Q: What happens if those hurdles aren’t cleared?
A: People are writing, because I'm the only vocal one in this process, that I bought SkyMall. I did not buy SkyMall. I'd like to, but it's also got a lot of baggage—pun intended.
They've got 60 employees pared back from 127. They've got distribution centers, they have websites, they have all these things they don't need.
They're just selling the name SkyMall. To be perfectly blunt, I may start my own version if I am the losing bidder. There's no reason why not, if the contracts have to be negotiated anyway.
Q: What significance does SkyMall have to you as an entrepreneur?
A: As an entrepreneur, as a businessman, as an advertiser I love the brand. I have a lot of memories attached to it. It shouldn’t die. It should live. It should be better.
By the way, it will have one little section with some of the funky, old-SkyMall throwback kind of items. You know, goofy stuff. It’s just not the entire thing. There’s going to be a lingerie section, and a page in the back that just says: “did you forget any of these items? We can have them delivered to your hotel this afternoon or tomorrow.” It’s just clever.
So what does SkyMall mean to me? I just can’t remember traveling and not picking it up. I always did. It was out of boredom, curiosity, and desperation. Over the years, though I’ve just gotten more and more disappointed with the selection of items and how it’s all put together. To me it represents a massive opportunity.
Q: What’s the deal with the partnership you have with Jim Louderback, the former editor in chief of PC Magazine?
A: Jim’s a long-time friend of mine. He’s got a lot of content experience and is between things right now writing a book. He said he wanted to be a part of this so we are, in effect, partners on this. It’s my company but he’s going to have a very critical role in content management.
By the way, he’s the only major contributor I’m sharing publicly. I’m getting tons of people begging to be involved.
Q: There’s an editorial component?
A: In every issue there will be a note from Scott as your pilot. That’s another thing: we’re going to talk in travel terms. We’re going to make puns, we’re going to have fun and have double-entendres. It’s going to be really clever. You’re going to want to read it. You’re going to want to find out about it.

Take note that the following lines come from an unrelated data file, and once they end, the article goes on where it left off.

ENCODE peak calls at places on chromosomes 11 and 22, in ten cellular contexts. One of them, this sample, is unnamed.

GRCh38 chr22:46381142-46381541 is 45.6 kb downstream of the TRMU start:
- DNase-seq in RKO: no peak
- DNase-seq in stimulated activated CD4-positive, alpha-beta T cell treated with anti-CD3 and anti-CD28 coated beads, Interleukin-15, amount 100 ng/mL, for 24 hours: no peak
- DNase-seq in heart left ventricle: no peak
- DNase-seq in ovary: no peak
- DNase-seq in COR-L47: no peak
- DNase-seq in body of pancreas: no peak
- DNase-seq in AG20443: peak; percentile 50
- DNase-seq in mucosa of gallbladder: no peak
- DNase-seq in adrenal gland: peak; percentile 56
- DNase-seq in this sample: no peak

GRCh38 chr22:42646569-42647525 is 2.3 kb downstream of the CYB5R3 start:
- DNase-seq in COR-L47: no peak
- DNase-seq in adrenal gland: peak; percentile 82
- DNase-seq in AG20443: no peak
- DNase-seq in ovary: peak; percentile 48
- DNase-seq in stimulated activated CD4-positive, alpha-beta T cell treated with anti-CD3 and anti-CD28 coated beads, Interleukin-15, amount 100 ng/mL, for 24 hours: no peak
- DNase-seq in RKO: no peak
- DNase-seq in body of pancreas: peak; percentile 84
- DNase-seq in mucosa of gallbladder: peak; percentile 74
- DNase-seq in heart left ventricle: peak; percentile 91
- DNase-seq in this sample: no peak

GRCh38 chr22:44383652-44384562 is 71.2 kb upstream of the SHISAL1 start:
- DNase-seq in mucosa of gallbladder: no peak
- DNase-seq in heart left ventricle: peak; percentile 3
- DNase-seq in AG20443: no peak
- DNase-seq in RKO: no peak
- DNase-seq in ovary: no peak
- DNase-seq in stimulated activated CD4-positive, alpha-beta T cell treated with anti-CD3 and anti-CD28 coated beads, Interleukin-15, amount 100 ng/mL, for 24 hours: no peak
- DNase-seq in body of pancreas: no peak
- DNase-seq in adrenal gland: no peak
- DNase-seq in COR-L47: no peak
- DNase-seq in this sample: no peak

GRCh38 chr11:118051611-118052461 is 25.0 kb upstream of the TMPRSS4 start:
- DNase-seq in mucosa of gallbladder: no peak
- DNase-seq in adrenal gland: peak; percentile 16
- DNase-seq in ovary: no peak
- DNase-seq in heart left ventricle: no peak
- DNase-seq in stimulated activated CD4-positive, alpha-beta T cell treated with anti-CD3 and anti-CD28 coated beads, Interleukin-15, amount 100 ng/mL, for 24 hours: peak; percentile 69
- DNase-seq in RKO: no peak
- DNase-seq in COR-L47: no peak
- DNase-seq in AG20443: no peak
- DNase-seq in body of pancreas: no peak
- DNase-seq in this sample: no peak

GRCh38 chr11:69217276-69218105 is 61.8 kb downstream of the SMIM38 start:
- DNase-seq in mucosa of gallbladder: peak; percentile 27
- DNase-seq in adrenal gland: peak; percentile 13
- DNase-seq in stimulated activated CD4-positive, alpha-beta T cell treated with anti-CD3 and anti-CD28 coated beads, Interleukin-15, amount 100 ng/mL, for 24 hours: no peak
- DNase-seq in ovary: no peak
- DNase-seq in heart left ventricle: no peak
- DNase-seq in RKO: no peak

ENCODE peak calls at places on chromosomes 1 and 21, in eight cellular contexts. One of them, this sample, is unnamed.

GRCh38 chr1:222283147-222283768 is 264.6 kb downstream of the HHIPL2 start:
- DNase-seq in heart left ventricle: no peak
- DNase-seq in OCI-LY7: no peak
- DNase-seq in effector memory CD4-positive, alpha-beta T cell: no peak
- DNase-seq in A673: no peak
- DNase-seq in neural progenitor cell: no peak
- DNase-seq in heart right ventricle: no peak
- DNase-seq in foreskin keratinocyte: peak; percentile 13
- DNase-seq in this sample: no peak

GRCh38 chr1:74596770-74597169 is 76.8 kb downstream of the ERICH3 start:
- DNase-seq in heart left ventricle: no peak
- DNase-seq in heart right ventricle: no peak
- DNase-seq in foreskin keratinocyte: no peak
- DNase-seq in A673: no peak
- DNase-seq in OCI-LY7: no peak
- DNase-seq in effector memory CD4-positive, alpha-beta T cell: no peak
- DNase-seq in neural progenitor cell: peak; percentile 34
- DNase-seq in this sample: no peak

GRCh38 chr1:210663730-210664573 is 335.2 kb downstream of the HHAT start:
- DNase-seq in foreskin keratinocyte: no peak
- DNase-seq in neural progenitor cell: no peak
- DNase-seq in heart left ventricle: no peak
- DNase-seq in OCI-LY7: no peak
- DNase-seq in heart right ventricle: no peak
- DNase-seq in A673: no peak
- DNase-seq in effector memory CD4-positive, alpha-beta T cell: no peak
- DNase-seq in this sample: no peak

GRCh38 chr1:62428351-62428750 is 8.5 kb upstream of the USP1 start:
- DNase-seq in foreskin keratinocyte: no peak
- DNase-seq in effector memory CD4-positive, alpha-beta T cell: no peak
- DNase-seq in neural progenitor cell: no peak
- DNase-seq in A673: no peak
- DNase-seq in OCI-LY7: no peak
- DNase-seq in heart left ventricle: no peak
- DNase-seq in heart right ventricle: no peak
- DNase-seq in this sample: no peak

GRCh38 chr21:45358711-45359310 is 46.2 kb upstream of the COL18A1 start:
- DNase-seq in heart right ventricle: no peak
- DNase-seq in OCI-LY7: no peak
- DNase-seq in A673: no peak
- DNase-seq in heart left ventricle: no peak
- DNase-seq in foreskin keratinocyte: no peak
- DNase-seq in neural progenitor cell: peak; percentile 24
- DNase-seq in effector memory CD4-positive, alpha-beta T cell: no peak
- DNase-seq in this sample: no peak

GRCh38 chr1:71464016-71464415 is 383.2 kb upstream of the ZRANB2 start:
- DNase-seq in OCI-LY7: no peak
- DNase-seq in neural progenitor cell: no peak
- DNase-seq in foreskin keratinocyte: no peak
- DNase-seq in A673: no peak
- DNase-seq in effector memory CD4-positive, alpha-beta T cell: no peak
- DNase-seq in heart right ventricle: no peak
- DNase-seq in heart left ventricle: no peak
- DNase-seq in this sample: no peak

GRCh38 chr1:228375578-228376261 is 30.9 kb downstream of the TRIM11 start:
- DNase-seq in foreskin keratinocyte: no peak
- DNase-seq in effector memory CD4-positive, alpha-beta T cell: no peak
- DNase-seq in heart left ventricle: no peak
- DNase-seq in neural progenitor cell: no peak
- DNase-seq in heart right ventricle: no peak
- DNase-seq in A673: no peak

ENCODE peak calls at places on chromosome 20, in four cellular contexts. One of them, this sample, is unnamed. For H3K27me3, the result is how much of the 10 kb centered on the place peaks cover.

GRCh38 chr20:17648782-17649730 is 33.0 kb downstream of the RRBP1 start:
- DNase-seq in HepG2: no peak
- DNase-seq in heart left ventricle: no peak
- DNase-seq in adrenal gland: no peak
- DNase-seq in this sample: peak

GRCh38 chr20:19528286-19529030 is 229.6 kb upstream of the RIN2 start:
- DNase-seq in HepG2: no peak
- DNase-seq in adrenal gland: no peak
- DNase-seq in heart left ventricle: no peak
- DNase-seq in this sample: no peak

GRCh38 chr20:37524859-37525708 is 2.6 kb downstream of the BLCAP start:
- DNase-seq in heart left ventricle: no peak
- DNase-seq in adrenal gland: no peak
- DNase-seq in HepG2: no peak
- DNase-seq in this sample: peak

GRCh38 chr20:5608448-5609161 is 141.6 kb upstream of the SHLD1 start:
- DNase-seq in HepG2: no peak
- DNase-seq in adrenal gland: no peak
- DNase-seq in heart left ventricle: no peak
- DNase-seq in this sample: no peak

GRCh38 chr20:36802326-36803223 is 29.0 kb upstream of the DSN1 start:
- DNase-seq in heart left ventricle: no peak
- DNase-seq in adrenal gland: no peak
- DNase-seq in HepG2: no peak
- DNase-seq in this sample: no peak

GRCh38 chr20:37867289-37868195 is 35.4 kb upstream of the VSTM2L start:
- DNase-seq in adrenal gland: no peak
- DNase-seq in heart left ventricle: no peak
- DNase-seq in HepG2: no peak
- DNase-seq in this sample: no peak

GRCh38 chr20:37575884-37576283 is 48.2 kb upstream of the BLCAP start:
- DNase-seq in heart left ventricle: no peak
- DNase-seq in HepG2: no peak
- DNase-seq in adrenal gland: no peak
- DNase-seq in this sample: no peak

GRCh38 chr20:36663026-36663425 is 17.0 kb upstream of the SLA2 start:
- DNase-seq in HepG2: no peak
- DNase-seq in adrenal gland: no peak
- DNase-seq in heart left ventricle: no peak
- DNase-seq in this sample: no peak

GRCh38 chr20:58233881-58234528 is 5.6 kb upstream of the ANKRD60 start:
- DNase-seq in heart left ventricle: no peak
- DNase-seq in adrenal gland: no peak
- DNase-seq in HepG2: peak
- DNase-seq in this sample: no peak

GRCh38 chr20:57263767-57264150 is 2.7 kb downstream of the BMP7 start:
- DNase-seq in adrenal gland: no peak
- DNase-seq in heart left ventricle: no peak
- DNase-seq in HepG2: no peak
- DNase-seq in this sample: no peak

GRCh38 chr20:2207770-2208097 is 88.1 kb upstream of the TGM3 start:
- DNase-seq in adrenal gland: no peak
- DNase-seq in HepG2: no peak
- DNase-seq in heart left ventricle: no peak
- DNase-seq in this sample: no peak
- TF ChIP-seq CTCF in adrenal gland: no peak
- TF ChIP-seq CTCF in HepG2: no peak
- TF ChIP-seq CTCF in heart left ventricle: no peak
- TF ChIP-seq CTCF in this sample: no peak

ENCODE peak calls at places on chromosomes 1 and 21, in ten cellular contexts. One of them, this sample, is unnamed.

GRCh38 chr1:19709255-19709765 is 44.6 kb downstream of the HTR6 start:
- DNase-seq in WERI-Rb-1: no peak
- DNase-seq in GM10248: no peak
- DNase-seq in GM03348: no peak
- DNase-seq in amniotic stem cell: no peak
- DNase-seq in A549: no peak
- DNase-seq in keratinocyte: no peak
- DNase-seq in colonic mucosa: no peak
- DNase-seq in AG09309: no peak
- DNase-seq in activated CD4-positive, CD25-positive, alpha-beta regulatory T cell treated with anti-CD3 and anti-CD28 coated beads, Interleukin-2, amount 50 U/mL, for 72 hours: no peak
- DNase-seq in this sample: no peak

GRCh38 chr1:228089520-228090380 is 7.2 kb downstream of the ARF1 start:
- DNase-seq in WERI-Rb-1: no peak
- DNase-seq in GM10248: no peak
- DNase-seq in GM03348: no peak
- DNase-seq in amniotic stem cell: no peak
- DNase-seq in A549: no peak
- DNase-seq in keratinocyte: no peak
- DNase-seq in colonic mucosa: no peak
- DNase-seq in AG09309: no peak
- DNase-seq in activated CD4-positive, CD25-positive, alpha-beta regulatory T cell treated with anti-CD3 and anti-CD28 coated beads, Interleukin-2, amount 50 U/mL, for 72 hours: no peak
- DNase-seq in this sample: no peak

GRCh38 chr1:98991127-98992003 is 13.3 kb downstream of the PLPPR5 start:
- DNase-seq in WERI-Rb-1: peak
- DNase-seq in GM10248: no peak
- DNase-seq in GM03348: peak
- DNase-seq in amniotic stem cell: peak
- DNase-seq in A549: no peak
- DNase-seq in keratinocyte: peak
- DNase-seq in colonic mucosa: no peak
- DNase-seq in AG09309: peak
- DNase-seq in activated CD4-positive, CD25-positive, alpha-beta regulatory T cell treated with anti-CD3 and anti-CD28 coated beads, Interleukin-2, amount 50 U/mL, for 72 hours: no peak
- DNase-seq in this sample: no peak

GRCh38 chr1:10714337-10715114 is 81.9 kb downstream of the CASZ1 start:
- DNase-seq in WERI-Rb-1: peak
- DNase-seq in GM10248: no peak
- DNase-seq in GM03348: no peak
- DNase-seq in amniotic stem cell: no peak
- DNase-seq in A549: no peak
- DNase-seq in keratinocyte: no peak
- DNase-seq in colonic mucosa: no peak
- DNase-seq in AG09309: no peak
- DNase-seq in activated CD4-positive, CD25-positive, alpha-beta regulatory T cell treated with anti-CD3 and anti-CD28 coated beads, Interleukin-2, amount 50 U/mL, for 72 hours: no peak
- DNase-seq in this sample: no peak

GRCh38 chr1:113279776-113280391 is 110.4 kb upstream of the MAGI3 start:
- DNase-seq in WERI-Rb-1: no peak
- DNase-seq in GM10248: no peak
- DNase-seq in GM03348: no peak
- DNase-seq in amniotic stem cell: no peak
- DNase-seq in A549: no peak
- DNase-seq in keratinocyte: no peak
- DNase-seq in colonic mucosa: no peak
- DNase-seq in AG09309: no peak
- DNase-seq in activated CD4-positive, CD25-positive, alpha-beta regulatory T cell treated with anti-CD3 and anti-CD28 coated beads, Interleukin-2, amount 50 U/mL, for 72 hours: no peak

It’s basically going to be advertisements in my voice, with the benefit of Jim’s expertise. You’re going to feel like you’re sitting next to me while I’m telling you about, say, my favorite noise-cancelling headphones.
Q: Why do you think everybody wigged out when SkyMall announced its bankruptcy?
A: The news media went nuts. It was like “Peace negotiations failed in the Middle East and SkyMall is going bankrupt.” They led the news with it. And they led off with the fact that SkyMall is going away. That’s when I got so up-in-arms and said why? It shouldn’t. And a lot of people thought the same way.
Instead of reporting it as SkyMall going through financial difficulties, and that they had to go through the bankruptcy proceedings, the way it was announced was “let’s say goodbye to SkyMall.”
As it stands it’s not totally going away, but I tell you what: it will if it does not get the agreements from the airlines.
Q: What else?
A: There will be opportunities to buy SkyMall items on the plane and then pick up some items at the actual airport through, say, the Brookstone stores. Ideally, ultimately, there will be plans for brick-and-mortar stores in airports. If all these other stores are popping up in airports, why hasn't SkyMall?
And then we're going to make it fun. If your flight's delayed, come to SkyMall. Have cookies on us. We're going to try to win those customers back instead of being this stale, old brand that stood for nothing other than reminiscing about what it was when you first looked at it.
Amy Schellenbaum is the Digital Editor of Travel + Leisure. Follow her on Twitter at @acsbaum.